Using Indices to “Slice” a List and Create a New List

  • Recall

    >>> co2_levels = [ 320.03, 322.16, 328.07, 333.91, 341.47,
          348.92, 357.29, 363.77, 371.51, 382.47, 392.95 ]
  • Now suppose we just want the values at indices 2, 3 and 4 of this in a new list:

    >>> three_values = co2_levels[2:5]
    >>> three_values
    [328.07, 333.91, 341.47]
    >>> co2_levels
    [ 320.03, 322.16, 328.07, 333.91, 341.47, 348.92, 357.29, 363.77,
       371.51, 382.47, 392.95 ]
  • We give the first index and one more than the last index we want

  • If we leave off the first index, 0 is assumed, and if we leave off the second index, the length of the list is assumed.

  • Negative indices are allowed — they are just converted to their associated positive values. Some examples:

    >>> L1
    ['cat', 'dog', 'hawk', 'tiger', 'parrot']
    >>> L1[1:-1]
    ['dog', 'hawk', 'tiger']
    >>> L1[1:-2]
    ['dog', 'hawk']
    >>> L1[1:-4]
    >>> L1[1:0]
    >>> L1[1:10]
    ['dog', 'hawk', 'tiger', 'parrot']

More on List Slicing

  • Specifying indices for slicing and for a range are very similar:

    • A range uses () and is a generator, while slicing using [ ] and is applied to a list to create a new list.
  • The most general form of slicing involves three values



    • L is the list
    • si is the start index
    • ei is the end index
    • inc is the increment value

    Any of the three values is optional

  • We’ll work through some examples in class to

    • Use slicing to copy an entire list
    • Use negative increments and generate a reversed list
    • Extracting the even indexed values
  • Note: L[:] returns a copy of the whole list of L. This is the same using method L.copy() or the function list()

    >>> L2 = L1[:]
    >>> L2[1] = 'monkey'
    >>> L1
    ['cat', 'dog', 'hawk', 'tiger', 'parrot']
    >>> L2
    ['cat', 'monkey', 'hawk', 'tiger', 'parrot']
    >>> L3 = list(L1)
    >>> L3[1] = 'turtle'
    >>> L1
    ['cat', 'dog', 'hawk', 'tiger', 'parrot']
    >>> L2
    ['cat', 'monkey', 'hawk', 'tiger', 'parrot']
    >>> L3
    ['cat', 'turtle', 'hawk', 'tiger', 'parrot']

Concatentation and Replication

  • Just like with strings, concatenation and replication can be applied to lists:

    >>> v = [1,2,3]+[4,5]
    >>> v
  • and

    >>> [1]*3

Part 3 Practice

  1. What is the output of the following?

    x = [6,5,4,3,2,1] + [7]*2
    y = x
    x[1] = y[2]
    y[2] = x[3]
    x[0] = x[1]
  2. Write a slicing command to extract values indexed by 1, 4, 7, 10, etc from a list L0 .

Converting Strings to Lists

  • Version 1: use the function list to create a list of the characters in the string:

    >>> s = "Hello world"
    >>> t = list(s)
    >>> print(t)
    ['H', 'e', 'l', 'l', 'o', ' ', 'w', 'o', 'r', 'l', 'd']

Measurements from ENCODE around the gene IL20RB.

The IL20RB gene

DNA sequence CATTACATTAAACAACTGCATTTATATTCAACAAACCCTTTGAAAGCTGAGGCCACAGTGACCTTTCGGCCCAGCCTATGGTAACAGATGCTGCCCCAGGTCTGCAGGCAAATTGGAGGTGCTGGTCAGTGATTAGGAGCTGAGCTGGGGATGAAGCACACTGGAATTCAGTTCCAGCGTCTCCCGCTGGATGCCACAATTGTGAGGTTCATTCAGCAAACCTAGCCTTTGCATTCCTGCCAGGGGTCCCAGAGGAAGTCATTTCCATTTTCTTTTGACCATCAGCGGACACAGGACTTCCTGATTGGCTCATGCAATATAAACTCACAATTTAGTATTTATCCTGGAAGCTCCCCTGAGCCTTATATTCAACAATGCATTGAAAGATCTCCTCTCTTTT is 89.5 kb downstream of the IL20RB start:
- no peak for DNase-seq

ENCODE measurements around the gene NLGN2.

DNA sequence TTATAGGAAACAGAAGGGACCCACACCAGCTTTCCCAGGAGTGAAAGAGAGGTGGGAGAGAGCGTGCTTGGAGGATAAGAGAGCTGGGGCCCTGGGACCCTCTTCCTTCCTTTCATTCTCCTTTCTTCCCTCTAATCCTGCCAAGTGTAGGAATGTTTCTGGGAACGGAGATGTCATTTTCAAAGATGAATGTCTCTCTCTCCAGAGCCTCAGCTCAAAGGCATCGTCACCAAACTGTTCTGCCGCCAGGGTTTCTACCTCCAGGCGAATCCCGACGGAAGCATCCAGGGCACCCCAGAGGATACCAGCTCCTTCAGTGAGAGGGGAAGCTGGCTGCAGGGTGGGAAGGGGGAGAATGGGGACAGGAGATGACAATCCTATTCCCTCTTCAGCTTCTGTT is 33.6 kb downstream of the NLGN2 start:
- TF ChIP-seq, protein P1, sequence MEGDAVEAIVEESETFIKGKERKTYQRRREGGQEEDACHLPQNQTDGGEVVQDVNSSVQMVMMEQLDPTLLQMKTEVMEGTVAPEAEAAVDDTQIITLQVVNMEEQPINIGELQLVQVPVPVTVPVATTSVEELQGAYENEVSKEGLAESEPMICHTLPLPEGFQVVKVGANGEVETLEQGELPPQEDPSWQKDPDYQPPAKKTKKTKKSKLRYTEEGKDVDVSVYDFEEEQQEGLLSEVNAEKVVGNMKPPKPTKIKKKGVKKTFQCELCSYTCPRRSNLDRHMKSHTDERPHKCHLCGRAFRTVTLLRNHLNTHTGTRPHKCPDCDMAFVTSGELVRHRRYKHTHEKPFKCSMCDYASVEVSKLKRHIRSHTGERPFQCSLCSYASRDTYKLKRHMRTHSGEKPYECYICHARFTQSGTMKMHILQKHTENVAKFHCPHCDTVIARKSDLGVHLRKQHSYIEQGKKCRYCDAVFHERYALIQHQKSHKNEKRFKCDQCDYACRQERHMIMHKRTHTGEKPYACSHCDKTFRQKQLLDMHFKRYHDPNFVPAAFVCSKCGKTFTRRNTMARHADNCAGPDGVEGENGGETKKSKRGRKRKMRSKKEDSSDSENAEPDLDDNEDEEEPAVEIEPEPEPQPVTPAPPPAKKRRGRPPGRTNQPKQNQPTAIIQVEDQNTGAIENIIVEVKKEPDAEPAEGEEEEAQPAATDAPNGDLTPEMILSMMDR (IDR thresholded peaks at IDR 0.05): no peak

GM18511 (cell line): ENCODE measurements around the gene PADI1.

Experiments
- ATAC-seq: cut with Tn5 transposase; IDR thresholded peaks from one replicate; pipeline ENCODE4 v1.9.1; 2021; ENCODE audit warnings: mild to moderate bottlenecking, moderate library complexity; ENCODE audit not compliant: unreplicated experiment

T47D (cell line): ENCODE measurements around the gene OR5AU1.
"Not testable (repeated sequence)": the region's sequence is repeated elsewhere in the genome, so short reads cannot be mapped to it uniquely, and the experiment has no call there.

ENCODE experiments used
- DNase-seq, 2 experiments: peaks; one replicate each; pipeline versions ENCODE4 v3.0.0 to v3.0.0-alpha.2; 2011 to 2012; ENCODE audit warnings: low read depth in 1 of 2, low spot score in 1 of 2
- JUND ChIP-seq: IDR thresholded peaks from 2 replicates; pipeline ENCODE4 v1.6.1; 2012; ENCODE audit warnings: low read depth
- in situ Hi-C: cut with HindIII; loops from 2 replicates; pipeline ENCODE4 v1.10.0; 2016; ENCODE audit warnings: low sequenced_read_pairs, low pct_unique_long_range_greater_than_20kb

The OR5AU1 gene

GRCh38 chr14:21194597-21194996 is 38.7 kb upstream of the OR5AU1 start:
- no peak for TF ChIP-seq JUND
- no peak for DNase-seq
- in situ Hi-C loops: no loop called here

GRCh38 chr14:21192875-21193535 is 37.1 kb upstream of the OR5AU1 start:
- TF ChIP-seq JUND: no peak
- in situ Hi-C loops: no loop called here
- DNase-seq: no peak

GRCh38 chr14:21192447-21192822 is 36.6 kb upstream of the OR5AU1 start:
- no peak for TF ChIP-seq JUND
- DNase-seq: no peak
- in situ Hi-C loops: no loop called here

• Version 2: use the string split function, which breaks a string up into a list of strings based on the character provided as the argument.

    • The default is ' ':
    • Other common splitting characters are ',', '|' and '\t'
  • We will play with the s = "Hello world" example in class.

Converting Lists to Strings

  • What happens when we type the following?

    >>> s = "Hello world"
    >>> t = list(s)
    >>> s1 = str(t)

    This is will not concatenate all the strings in the list (assumming they are strings).

  • We can write a for loop to do this, but Python provides something simpler that works:

    >>> L1 = [ 'No', 'one', 'expects', 'the', 'Spanish', 'Inquisition' ]
    >>> print(''.join(L1))
    >>> print(' '.join(L1))
    No one expects the Spanish Inquisition

    Can you infer from this the role of the string that the join funciton is applied to?

Indexing and Slicing Strings

  • We can index strings:

    >>> s = "Hello, world!"
    >>> print(s[5])
    >>> print(s[-1])
  • We can apply all of the slicing operations to strings to create new strings:

    >>> s = "Hello, world!"
    >>> s[:len(s):2]
    'Hlo ol!'
  • Unlike lists, however, we can not use indexing to replace individual characters in strings:

    >>> s[4] = 'c'
    Traceback (most recent call last):
      File "<stdin>", line 1, in <module>
    TypeError: 'str' object does not support item assignment

Part 4 Practice

  1. Given a list

    L = [ 'cat', 'dog', 'tiger', 'lion' ]

    Rewrite L so that it is a list of lists, with household pets in the 0th (sub)list, zoo animals in the first. Using slicing of L to create this new list and assign L to the result.

  2. How can you append an additional list of farm animals (e.g. 'horse', 'pig' and 'cow') to L?

  3. Write code to remove 'tiger' from the sublist of zoo animals.

  4. Suppose you have the string

    >>> s = "cat |  dog  | mouse | rat"

    and you’d like to have the list of strings

    >>> L = [ "cat", "dog", "mouse", "rat"]

    Splitting the list alone does not solve the problem. Instead, you need to use a combination of splitting, and a loop that strips off the extra space characters from each string and appends to the final result. Write this code. It should be at most 4-5 lines of Python.


  • Assignment of lists and passing of lists as parameters creates aliases of lists rather than copies.
  • We use for loops to iterate through a list to work on each enty in the list.
  • We need to combine for loops with indices generated by a range in order to change the contents of a list of integers, floats or strings. These indices are also used to work with multiple lists at once.
  • Concatentation, replication and slicing create new lists.
  • Most other list functions that modify a list do so without creating a new list: insert, sort, append, pop, etc.
  • Strings may be indexed and sliced, but indexing may not be used to change a string.
  • Conversion of a string to a list is accomplished using either list or split; conversion of a list of strings to a string uses join.

Additional Review Exercises: What Does Python Output?

  1. Without typing into the Python interpreter, find the outputs from the following operations:

    >>> x = ['a','b','c','d', 'e']
    >>> print(x)
    >>> for item in x:
    ...    print("{}".format(item))
    >>> print(x[3])
    >>> x[3] = 3
    >>> x
    >>> len(x)
    >>> x[2]=x[1]
    >>> x
    >>> x[5]
    >>> y = x[1:4]
    >>> y
    >>> x
  2. What about these operations?

    >>> y = [1, 2, 3]
    >>> y.append('cat')
    >>> y
    >>> y.pop()
    >>> y
    >>> y.remove(2)
    >>> y
    >>> y.remove('cat')
    >>> z = ['cat','dog']
    >>> z.insert(1,'pig')
    >>> z.insert(0,'ant')
    >>> z
    >>> z.sort()
    >>> z
    >>> z1 = z[1:3]
    >>> z1
    >>> z
  3. Write a function that returns a list containing the smallest and largest values in the list that is passed to it as an argument without changing the list? Can you think of several ways to do this?

    1. Using min and max
    2. Using sorting (but remember, you can’t change the original list)
    3. Using a for loop that searches for the smallest and largest values.